John Mann chased Mr Livingstone up the stairs at the BBC's offices in Millbank, shouting and calling him a "f****** disgrace".
In an extraordinary outburst of venom, questionable language and clearly stage managed indignation, John Mann “confronts” Ken Livingstone in the street and on the stairway of the BBC's offices in Millbank. It is perhaps by coincidence that the witnesses to this verbal assault were, apart from the passing public, cameramen, reporters and hacks from the Mail, Telegraph, Independent and all the usual suspects from the television media and newspapers, eager to grasp any opportunity to attack and discredit the Labour party no matter how tenuous the link may be. The allegation is already doing the rounds that this whole altercation was no more than an opportunistic stunt engineered for the invited audience by Mann for the purpose of advancing his admitted aim of undermining and ultimately removing the present leadership of the Labour party.
What is clearly evident is that during this “confrontation”, Mann excessively overplayed his hand with his almost hysterical rantings, shouting down any response that Livingstone may have chosen to make, which is typical of the “Bully boy” tactics frequently employed by the member for Bassetlaw, known for his Blairite position within the Parliamentary Labour Party and who was part of the campaign challenging the legitimacy of the party leadership election and the alleged “plot” to remove Jeremy Corbyn in the event that he became party leader.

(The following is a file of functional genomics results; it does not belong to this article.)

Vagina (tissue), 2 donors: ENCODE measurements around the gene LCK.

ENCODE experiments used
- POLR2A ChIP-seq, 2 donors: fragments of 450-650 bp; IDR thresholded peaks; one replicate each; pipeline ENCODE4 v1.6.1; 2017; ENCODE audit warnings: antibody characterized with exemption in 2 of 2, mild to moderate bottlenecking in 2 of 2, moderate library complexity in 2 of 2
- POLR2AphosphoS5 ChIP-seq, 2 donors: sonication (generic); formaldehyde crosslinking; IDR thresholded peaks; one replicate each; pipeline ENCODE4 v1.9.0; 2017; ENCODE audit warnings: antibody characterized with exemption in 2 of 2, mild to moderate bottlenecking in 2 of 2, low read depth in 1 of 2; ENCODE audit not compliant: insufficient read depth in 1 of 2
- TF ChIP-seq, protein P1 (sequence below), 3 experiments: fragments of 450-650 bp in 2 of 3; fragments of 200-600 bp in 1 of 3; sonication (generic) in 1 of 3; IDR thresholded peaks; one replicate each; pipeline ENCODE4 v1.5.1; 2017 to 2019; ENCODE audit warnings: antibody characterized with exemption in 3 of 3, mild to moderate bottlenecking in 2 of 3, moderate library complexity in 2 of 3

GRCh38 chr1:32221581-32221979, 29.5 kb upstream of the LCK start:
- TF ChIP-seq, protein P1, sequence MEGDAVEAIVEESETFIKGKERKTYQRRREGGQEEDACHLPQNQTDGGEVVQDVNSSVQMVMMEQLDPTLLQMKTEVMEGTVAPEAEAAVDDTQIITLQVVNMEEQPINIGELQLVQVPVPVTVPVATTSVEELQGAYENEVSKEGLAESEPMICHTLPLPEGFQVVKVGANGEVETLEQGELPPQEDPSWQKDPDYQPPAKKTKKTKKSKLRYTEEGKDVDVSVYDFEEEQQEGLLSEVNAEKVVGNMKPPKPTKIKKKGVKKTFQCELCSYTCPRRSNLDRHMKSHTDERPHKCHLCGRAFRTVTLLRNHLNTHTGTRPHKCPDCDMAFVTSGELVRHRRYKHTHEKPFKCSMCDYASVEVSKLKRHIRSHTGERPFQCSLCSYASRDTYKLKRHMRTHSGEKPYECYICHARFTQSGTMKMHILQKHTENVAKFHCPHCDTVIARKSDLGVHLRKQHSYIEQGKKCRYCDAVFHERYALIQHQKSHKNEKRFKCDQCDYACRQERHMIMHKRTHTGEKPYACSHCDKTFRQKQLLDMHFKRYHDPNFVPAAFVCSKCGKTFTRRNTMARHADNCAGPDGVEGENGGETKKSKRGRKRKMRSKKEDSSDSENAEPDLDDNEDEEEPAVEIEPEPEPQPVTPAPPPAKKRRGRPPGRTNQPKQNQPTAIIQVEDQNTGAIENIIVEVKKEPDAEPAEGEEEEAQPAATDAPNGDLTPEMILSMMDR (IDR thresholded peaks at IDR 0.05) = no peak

How strange it is then that the Labour Party should take a decision to suspend Livingstone pending an investigation, on the grounds of, “bringing the party into disrepute”.
The sight and sounds of an elected MP engaging in an almost demented verbal assault on another member of the Labour Party in public and in front of an assembled audience of press and media, may be argued to also bring the party into disrepute.
Mann should also be suspended “pending an investigation”, but apart from a brief conversation with a party “whip”, nothing appears to have happened.
An apparent case of double standards where one set of rule applies to John Mann and another set applies to everyone else.